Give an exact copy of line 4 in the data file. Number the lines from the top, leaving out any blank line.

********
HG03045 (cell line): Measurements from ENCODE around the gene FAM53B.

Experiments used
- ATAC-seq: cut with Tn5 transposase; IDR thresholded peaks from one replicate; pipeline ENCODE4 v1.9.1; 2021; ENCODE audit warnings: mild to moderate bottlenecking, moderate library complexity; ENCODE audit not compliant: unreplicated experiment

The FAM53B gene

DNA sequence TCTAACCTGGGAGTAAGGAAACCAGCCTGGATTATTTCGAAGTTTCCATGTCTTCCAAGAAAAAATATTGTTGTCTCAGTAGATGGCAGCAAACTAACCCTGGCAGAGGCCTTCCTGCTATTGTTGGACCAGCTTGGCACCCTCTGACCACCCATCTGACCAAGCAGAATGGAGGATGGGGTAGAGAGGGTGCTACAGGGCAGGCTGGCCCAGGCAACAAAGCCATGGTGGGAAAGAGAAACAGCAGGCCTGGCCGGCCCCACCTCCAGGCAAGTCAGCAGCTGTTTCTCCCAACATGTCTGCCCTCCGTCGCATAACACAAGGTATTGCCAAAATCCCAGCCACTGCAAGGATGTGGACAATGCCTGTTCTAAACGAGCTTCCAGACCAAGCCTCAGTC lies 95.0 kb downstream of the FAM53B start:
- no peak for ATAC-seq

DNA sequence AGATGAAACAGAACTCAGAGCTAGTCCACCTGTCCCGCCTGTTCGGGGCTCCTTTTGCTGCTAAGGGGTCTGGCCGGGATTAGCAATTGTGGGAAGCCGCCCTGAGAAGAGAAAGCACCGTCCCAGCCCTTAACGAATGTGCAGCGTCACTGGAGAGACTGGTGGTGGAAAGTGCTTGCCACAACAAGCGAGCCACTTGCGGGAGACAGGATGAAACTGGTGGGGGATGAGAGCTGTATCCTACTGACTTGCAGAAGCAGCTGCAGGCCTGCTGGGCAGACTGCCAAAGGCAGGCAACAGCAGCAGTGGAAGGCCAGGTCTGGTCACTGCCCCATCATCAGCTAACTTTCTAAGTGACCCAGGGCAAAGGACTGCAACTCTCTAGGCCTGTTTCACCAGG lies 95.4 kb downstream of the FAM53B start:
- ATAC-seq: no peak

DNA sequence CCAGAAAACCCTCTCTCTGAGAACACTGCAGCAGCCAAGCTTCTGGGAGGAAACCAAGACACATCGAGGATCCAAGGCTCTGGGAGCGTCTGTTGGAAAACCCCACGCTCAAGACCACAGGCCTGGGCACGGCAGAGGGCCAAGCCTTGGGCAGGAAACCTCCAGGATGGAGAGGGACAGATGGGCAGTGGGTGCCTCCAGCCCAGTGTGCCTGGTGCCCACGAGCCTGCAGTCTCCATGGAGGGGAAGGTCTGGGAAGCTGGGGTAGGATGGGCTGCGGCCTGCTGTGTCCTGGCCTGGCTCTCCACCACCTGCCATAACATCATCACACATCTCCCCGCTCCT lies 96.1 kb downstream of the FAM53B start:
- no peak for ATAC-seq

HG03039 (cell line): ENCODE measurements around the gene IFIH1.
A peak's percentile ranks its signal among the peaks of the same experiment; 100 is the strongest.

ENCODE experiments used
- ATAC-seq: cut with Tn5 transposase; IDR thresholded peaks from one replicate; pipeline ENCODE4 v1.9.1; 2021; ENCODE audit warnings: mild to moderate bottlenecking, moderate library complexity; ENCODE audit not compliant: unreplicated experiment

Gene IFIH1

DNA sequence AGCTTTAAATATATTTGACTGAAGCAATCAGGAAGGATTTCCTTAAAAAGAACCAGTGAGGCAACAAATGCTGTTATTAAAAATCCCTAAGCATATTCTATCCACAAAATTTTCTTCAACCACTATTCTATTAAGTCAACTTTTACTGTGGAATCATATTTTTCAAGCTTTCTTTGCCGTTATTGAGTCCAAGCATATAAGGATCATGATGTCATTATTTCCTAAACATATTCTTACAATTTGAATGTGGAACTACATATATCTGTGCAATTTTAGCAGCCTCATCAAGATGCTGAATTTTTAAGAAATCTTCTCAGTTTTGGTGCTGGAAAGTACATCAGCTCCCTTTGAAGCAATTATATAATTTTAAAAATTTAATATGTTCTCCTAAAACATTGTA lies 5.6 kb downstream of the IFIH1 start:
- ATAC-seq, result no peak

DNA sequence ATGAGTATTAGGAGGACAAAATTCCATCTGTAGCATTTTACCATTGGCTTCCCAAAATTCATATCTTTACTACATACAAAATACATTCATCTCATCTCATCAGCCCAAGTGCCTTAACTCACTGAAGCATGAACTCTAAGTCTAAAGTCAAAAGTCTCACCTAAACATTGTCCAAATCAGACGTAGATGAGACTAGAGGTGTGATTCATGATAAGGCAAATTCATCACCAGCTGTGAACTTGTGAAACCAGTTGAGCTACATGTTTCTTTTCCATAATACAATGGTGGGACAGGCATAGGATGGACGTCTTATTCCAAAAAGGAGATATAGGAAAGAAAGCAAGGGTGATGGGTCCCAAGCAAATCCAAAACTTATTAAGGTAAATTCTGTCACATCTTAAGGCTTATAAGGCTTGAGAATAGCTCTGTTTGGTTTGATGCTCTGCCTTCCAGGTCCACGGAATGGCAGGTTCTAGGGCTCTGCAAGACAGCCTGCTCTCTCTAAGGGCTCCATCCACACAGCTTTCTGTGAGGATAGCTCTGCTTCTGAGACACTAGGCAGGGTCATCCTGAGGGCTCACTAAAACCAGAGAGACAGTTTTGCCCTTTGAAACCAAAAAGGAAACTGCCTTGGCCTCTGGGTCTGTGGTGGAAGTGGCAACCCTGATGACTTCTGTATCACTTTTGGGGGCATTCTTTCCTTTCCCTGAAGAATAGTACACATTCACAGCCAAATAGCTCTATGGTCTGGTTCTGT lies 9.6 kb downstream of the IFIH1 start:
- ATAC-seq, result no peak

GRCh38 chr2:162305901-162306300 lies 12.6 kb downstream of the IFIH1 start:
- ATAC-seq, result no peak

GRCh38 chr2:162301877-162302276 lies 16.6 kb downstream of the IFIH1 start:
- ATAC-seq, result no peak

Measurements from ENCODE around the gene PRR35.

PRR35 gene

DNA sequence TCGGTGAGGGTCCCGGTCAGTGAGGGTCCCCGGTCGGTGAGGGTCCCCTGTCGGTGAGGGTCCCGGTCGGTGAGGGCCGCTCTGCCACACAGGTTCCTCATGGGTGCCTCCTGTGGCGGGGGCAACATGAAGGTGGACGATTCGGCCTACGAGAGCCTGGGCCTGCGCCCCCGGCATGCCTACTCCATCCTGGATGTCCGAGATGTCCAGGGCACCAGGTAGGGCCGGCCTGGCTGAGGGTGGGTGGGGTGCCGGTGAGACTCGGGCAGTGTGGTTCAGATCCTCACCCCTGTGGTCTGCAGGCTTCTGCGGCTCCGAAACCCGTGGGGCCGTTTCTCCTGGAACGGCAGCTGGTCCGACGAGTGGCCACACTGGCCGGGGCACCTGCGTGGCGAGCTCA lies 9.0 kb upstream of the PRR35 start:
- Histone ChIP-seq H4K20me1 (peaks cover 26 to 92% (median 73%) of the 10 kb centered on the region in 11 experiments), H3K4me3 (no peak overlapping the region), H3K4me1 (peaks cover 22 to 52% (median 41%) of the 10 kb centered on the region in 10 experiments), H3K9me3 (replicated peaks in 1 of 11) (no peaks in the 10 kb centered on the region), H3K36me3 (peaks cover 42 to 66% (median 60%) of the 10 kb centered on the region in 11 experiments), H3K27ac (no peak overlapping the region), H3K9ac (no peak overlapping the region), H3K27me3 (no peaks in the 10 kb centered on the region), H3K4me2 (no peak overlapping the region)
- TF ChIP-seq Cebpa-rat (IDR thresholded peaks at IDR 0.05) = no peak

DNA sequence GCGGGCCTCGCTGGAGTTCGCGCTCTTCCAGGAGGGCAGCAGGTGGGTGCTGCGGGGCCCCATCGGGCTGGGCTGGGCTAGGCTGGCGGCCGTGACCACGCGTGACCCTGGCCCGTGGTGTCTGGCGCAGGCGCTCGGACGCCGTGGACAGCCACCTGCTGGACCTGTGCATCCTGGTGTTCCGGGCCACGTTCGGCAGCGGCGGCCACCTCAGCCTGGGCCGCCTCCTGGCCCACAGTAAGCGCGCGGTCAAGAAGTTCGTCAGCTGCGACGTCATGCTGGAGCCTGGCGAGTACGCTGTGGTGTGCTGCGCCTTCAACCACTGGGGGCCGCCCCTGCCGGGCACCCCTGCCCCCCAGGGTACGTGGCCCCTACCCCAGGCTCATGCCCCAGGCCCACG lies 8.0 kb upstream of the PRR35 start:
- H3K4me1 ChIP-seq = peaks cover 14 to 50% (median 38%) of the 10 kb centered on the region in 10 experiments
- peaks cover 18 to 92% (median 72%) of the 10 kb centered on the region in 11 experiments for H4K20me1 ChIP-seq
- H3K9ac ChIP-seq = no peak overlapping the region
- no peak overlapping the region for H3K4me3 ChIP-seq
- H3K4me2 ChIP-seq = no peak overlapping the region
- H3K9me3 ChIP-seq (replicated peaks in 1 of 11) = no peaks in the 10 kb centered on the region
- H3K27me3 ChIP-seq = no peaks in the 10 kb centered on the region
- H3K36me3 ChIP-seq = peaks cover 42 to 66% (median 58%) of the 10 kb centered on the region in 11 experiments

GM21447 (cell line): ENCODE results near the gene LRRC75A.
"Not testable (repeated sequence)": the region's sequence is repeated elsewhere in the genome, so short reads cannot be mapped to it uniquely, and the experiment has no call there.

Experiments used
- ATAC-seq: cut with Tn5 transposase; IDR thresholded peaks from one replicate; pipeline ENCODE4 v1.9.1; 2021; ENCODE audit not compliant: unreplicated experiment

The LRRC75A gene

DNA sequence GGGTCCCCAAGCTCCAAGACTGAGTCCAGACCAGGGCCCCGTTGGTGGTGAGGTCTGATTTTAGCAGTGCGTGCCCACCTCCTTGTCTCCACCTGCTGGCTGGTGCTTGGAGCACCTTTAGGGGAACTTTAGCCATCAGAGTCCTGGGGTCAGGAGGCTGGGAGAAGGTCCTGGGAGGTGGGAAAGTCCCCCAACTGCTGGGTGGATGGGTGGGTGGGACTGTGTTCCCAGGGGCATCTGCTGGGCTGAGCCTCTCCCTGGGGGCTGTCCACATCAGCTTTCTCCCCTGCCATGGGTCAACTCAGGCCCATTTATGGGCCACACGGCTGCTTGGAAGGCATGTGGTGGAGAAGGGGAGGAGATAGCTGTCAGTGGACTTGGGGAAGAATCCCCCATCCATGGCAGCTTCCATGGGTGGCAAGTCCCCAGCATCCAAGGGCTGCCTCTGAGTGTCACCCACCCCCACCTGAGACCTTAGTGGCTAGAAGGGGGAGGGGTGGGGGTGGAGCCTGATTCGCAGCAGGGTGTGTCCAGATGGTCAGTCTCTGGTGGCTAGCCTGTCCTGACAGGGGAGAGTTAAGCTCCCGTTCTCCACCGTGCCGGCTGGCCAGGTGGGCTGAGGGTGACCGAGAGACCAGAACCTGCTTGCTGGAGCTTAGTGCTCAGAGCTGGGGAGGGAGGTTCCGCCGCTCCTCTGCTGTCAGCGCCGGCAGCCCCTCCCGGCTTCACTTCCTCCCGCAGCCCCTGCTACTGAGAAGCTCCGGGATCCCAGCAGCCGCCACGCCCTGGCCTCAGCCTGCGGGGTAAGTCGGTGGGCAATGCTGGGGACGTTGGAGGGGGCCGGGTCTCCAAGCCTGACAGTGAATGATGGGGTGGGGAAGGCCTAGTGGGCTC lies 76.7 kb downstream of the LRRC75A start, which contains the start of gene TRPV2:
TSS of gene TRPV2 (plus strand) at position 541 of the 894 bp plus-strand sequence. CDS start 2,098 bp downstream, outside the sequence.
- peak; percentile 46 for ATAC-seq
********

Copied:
The FAM53B gene